Mark Granovetter didn’t win (yet) the ‪‎Nobel Prize. Here is his rejection letter, from 1969

A prominent economic sociologist Mark Granovetter didn’t win (yet) the Nobel Prize in economic sciences. Let’s take a look at his rejection letter.
You may think I’m talking about the Nobel… I’m not. And that makes this even more interesting!

Granovetter rejection letter

This is the rejection letter ‪a PhD student Mark Granovetter‬ received from American Sociological Review in 1969 regarding an early version of his groundbreaking and seminal “The Strength of Weak Tiespaper. A rejection — not even “revise and resubmit”.
Eventually this pioneering research was published in 1973 in American Journal of Sociology and has become one of the most cited paper in Social Sciences, with about 30,000  40,000 60,000 citations according to Google Scholar.
It could be a heartening opportunity to look at the reviewers’ remarks, such as:
– “…it should not be published. I respectfully submit the following among an endless series of reasons that immediately came to mind.”
– “… I find that his scholarship is somewhat elementary… [he] has confined himself to a few older and obvious items.”
There are more... (a link to the full letter)
Besides, there is an important and instructive point here, as Granovetter pointed out in his email to Shamus Khan: “I’d note also that this rejection illustrates the importance of framing. I framed the original draft [of “The Strength of Weak Ties”], which I wrote in grad school, as a treatment of “alienation”, more or less in response to the ideas of Louis Wirth and others that the city was an “alienating” place. The editor therefore sent the paper to reviewers who seemed to be European-oriented alienation theorists, who rightly saw that I was not talking about alienation as Marx did, but failed to imagine that there might be any other valid way to talk about it, as you can see from their comments. When I later revised the paper for AJS, I pulled all references to alienation out, and it obviously fared much better.”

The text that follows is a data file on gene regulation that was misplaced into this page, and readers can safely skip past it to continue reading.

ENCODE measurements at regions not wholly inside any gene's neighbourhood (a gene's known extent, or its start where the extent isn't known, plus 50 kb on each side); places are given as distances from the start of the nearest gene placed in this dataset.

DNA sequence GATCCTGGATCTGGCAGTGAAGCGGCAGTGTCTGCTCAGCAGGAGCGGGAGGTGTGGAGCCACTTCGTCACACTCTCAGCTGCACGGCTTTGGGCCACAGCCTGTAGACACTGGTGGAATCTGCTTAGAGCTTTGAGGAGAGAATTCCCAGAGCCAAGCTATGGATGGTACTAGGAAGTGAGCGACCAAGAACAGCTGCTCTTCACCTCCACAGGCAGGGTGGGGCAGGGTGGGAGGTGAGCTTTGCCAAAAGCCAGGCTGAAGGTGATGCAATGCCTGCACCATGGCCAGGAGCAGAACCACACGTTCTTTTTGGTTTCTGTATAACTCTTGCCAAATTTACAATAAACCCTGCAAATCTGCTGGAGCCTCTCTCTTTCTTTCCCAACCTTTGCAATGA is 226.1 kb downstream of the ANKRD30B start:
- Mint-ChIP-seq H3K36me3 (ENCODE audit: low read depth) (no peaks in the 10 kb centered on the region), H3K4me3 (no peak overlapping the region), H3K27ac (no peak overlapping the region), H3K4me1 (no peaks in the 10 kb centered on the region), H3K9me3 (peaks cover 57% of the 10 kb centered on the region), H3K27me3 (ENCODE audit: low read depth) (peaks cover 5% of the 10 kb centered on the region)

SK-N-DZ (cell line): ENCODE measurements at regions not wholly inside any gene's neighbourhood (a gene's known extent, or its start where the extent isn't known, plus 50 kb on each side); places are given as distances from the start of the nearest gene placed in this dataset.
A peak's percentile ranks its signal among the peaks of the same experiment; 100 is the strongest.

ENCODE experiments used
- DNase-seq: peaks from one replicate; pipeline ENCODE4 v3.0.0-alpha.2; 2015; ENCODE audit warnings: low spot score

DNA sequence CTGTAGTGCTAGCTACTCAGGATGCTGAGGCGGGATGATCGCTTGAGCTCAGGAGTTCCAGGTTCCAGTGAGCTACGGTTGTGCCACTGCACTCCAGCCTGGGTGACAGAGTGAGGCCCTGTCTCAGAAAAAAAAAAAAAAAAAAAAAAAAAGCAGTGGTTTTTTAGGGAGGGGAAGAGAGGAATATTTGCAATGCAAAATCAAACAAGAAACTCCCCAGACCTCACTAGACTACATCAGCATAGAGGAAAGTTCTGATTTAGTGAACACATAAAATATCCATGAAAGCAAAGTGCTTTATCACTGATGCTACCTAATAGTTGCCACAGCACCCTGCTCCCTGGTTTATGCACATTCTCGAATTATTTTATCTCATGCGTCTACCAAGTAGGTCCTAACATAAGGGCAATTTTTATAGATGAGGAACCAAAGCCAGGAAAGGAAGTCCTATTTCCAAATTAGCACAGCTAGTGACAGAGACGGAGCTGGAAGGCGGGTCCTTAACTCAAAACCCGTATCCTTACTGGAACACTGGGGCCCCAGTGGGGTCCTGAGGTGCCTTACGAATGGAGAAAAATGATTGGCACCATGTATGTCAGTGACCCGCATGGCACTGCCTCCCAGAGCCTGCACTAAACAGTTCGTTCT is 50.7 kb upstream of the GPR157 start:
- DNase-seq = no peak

Let me finish with the conclusion of one of the reviewers: “Finally, if I have taken the liberty of extensive criticism, it is because the paper at least provocative. That is what Author himself hopes for his paper. But it is not enough.“
Well, the lesson of this amazing story is clear: Rejections and objections are an inseparable part in the course of scientific inquiry. So, keep up and keep on!

In 2017, Granovetter‬ published Society and Economy: Framework and Principles, an impressive work of exceptional ambition, presenting and developing the insights into ‘new’ economic sociology, a vibrant branch of knowledge that he actually impelled and inspired with then rejected paper from 1969.

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  1. […] See also: Probably the best “Acknowledgments” ever // Albert Einstein on the power of ideas and imagination in science // The Art of Writing // Academic CV of Failures – a motivational lesson // Theodor Adorno on philosophy‬, academia and the market // Mark Granovetter didn’t win (yet) the ‪‎Nobel Prize. Here is his rejection letter, from 1969 […]

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